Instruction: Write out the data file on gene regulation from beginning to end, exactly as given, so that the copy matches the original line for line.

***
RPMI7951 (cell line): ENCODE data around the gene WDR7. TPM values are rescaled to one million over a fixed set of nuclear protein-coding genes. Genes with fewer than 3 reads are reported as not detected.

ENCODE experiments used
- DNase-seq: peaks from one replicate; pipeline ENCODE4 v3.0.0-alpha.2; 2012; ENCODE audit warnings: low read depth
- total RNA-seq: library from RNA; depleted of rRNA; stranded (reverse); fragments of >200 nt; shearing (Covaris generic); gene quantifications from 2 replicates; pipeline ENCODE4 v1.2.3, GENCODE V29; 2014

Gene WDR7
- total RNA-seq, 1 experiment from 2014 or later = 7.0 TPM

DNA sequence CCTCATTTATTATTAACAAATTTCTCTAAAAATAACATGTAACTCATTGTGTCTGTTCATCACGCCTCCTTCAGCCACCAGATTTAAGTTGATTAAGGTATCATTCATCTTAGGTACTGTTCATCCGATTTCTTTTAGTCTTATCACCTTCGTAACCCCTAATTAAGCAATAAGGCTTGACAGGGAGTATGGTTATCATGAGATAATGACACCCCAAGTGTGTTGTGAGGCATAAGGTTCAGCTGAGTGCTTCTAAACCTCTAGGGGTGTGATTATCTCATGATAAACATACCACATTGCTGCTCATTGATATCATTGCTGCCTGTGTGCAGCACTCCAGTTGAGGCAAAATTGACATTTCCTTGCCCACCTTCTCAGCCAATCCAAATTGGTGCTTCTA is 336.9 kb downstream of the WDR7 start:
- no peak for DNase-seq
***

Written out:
RPMI7951 (cell line): ENCODE data around the gene WDR7. TPM values are rescaled to one million over a fixed set of nuclear protein-coding genes. Genes with fewer than 3 reads are reported as not detected.

ENCODE experiments used
- DNase-seq: peaks from one replicate; pipeline ENCODE4 v3.0.0-alpha.2; 2012; ENCODE audit warnings: low read depth
- total RNA-seq: library from RNA; depleted of rRNA; stranded (reverse); fragments of >200 nt; shearing (Covaris generic); gene quantifications from 2 replicates; pipeline ENCODE4 v1.2.3, GENCODE V29; 2014

Gene WDR7
- total RNA-seq, 1 experiment from 2014 or later = 7.0 TPM

DNA sequence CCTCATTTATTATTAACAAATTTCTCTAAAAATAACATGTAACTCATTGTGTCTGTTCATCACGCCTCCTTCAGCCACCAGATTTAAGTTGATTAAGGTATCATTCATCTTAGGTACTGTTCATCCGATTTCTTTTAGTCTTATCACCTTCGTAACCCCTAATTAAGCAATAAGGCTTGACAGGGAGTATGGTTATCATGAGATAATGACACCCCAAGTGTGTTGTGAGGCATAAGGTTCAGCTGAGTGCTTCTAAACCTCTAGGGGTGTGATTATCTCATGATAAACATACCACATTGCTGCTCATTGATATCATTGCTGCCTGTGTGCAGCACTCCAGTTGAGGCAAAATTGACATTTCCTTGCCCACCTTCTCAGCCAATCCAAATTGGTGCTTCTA is 336.9 kb downstream of the WDR7 start:
- no peak for DNase-seq